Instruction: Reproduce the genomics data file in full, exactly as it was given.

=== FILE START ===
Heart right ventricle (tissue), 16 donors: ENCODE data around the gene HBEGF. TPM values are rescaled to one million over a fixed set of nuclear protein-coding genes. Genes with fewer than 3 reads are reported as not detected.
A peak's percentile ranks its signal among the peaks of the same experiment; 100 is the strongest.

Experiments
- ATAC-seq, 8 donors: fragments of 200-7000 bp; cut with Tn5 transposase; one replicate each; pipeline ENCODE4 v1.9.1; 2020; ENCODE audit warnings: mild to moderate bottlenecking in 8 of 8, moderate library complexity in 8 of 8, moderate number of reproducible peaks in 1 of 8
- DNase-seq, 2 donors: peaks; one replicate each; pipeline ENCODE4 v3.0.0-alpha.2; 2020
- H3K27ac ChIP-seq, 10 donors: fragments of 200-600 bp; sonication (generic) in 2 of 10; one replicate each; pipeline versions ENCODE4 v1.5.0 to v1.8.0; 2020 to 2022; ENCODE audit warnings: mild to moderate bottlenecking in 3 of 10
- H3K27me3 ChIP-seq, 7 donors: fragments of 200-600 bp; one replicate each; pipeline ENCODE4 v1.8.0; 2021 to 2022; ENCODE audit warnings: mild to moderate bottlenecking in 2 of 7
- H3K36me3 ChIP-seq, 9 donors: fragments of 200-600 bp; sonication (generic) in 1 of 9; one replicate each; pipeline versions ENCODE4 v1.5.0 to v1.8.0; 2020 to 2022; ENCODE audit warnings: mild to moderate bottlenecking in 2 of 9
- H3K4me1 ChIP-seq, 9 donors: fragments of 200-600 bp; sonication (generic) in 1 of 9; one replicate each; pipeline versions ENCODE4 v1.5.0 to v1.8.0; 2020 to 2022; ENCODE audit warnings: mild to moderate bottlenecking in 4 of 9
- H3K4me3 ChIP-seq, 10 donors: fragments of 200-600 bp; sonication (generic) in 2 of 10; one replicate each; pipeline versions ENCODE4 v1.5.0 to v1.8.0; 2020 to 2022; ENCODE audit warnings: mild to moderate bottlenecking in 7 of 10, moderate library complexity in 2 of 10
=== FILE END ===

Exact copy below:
Heart right ventricle (tissue), 16 donors: ENCODE data around the gene HBEGF. TPM values are rescaled to one million over a fixed set of nuclear protein-coding genes. Genes with fewer than 3 reads are reported as not detected.
A peak's percentile ranks its signal among the peaks of the same experiment; 100 is the strongest.

Experiments
- ATAC-seq, 8 donors: fragments of 200-7000 bp; cut with Tn5 transposase; one replicate each; pipeline ENCODE4 v1.9.1; 2020; ENCODE audit warnings: mild to moderate bottlenecking in 8 of 8, moderate library complexity in 8 of 8, moderate number of reproducible peaks in 1 of 8
- DNase-seq, 2 donors: peaks; one replicate each; pipeline ENCODE4 v3.0.0-alpha.2; 2020
- H3K27ac ChIP-seq, 10 donors: fragments of 200-600 bp; sonication (generic) in 2 of 10; one replicate each; pipeline versions ENCODE4 v1.5.0 to v1.8.0; 2020 to 2022; ENCODE audit warnings: mild to moderate bottlenecking in 3 of 10
- H3K27me3 ChIP-seq, 7 donors: fragments of 200-600 bp; one replicate each; pipeline ENCODE4 v1.8.0; 2021 to 2022; ENCODE audit warnings: mild to moderate bottlenecking in 2 of 7
- H3K36me3 ChIP-seq, 9 donors: fragments of 200-600 bp; sonication (generic) in 1 of 9; one replicate each; pipeline versions ENCODE4 v1.5.0 to v1.8.0; 2020 to 2022; ENCODE audit warnings: mild to moderate bottlenecking in 2 of 9
- H3K4me1 ChIP-seq, 9 donors: fragments of 200-600 bp; sonication (generic) in 1 of 9; one replicate each; pipeline versions ENCODE4 v1.5.0 to v1.8.0; 2020 to 2022; ENCODE audit warnings: mild to moderate bottlenecking in 4 of 9
- H3K4me3 ChIP-seq, 10 donors: fragments of 200-600 bp; sonication (generic) in 2 of 10; one replicate each; pipeline versions ENCODE4 v1.5.0 to v1.8.0; 2020 to 2022; ENCODE audit warnings: mild to moderate bottlenecking in 7 of 10, moderate library complexity in 2 of 10